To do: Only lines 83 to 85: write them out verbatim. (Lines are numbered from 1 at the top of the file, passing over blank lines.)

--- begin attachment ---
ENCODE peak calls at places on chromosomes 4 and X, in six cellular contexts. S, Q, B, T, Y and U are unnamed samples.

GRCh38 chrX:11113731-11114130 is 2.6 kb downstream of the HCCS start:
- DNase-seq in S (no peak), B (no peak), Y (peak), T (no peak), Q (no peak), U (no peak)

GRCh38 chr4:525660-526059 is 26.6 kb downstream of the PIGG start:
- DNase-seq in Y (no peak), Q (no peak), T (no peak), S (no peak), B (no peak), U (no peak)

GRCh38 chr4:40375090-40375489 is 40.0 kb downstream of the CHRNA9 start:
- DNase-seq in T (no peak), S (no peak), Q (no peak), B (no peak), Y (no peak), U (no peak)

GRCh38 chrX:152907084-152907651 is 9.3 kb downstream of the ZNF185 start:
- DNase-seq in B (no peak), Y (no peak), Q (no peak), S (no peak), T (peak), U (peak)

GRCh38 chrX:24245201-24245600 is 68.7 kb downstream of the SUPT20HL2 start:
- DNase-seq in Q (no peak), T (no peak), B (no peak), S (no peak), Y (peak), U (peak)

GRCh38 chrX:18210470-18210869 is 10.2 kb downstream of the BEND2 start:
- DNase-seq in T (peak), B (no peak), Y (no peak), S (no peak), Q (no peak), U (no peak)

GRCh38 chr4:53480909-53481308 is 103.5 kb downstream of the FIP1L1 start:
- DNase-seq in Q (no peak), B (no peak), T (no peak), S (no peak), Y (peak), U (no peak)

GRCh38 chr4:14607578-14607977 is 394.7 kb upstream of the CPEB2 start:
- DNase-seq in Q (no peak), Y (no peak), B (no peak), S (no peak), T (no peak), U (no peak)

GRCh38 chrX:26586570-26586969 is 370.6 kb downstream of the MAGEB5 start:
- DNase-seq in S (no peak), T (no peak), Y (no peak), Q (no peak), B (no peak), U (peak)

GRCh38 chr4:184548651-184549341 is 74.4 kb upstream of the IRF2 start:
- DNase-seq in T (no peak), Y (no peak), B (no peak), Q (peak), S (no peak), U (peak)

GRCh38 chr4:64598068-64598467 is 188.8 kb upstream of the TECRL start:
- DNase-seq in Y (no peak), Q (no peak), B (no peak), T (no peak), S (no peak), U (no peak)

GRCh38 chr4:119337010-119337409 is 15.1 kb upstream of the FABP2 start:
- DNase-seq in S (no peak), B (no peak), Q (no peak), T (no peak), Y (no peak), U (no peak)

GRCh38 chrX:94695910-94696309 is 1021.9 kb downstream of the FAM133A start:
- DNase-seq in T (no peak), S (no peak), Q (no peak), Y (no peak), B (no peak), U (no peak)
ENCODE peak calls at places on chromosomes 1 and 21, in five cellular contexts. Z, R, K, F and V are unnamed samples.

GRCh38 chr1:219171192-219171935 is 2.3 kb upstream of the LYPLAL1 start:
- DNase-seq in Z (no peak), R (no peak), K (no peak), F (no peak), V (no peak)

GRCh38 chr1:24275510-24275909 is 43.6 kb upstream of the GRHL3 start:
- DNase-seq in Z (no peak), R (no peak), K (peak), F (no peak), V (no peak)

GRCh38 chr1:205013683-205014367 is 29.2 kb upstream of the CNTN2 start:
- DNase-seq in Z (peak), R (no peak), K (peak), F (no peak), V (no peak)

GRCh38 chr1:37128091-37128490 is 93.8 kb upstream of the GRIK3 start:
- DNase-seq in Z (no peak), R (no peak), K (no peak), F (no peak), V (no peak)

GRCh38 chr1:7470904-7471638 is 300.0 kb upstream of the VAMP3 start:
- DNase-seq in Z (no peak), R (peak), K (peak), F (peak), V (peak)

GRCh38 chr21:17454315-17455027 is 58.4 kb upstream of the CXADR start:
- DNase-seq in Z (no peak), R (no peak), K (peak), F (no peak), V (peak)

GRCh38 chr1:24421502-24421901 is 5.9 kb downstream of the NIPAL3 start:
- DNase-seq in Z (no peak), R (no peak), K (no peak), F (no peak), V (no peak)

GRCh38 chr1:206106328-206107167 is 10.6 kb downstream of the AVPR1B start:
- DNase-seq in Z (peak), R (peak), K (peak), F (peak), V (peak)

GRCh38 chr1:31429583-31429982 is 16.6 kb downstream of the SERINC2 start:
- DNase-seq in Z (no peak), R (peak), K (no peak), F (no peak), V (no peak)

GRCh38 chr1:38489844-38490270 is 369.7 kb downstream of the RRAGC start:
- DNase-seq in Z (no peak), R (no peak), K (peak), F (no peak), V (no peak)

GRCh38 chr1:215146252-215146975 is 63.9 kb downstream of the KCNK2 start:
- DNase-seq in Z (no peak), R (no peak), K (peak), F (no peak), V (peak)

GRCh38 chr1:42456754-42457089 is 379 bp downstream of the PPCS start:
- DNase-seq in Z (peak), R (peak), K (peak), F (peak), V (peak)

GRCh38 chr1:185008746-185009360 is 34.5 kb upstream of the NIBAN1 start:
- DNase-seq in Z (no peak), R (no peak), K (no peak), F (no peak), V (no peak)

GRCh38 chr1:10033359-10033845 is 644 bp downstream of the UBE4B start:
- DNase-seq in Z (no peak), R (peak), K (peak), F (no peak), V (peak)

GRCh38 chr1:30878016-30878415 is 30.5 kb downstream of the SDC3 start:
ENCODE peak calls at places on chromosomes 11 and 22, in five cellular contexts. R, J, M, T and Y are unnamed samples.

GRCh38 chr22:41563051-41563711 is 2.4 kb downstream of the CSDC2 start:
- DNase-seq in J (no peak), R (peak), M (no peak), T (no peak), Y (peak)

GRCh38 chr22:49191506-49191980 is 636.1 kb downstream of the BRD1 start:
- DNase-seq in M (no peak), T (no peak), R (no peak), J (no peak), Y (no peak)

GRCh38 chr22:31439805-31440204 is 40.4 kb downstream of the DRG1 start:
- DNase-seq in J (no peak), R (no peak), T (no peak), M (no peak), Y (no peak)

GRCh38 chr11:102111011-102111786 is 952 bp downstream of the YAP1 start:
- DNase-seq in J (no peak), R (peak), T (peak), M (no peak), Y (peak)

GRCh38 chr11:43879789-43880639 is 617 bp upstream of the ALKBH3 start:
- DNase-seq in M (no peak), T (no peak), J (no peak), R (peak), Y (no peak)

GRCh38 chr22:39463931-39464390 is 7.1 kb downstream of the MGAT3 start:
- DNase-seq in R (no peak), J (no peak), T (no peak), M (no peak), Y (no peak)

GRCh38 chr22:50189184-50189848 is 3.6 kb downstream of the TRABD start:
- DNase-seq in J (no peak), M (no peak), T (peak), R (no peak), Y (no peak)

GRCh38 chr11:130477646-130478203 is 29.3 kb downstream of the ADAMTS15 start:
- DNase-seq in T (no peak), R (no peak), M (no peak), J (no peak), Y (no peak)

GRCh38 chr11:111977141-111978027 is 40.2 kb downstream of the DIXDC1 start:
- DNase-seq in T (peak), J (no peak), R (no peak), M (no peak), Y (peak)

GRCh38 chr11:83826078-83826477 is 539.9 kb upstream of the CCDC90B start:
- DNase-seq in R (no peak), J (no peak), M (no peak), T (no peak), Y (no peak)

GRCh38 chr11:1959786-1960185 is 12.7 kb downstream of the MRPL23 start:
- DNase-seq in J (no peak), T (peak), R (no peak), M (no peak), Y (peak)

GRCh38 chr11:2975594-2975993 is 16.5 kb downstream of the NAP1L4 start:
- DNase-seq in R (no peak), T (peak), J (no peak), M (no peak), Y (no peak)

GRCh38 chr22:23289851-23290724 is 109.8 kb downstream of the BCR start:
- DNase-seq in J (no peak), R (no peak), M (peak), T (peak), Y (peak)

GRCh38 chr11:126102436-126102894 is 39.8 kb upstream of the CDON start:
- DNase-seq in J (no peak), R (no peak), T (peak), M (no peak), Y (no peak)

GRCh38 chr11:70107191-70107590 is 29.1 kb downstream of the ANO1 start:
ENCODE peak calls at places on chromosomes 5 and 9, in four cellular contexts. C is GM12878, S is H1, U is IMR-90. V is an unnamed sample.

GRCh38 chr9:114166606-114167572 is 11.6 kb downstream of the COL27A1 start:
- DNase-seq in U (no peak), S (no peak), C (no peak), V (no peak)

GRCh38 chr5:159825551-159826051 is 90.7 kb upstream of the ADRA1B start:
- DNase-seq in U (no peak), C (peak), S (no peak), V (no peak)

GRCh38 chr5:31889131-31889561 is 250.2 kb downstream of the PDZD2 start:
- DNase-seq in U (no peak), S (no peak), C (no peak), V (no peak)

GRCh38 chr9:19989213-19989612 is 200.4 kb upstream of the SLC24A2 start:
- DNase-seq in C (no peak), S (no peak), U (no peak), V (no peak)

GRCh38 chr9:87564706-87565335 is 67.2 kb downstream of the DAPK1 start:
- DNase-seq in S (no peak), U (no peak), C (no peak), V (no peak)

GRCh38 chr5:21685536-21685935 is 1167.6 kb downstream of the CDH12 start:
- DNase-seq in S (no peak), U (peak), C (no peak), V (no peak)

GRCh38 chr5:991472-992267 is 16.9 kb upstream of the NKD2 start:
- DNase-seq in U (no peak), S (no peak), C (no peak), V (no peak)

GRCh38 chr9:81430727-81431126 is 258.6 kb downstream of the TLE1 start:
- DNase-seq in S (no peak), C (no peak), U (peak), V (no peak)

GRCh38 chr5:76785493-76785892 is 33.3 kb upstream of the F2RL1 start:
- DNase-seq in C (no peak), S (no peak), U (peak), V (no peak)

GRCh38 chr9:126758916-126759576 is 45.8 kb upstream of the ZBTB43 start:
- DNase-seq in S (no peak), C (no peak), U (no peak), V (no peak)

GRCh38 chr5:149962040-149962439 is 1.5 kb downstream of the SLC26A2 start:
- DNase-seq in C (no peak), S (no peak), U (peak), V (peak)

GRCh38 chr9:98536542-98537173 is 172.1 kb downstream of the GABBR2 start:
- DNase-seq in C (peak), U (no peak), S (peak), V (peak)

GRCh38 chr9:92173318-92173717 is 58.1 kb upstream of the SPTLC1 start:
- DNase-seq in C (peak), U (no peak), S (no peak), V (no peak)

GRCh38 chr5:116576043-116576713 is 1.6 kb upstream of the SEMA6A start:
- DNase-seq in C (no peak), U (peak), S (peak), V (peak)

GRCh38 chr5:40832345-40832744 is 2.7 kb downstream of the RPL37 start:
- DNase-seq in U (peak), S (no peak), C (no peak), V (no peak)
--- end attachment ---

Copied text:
GRCh38 chr22:23289851-23290724 is 109.8 kb downstream of the BCR start:
- DNase-seq in J (no peak), R (no peak), M (peak), T (peak), Y (peak)

GRCh38 chr11:126102436-126102894 is 39.8 kb upstream of the CDON start: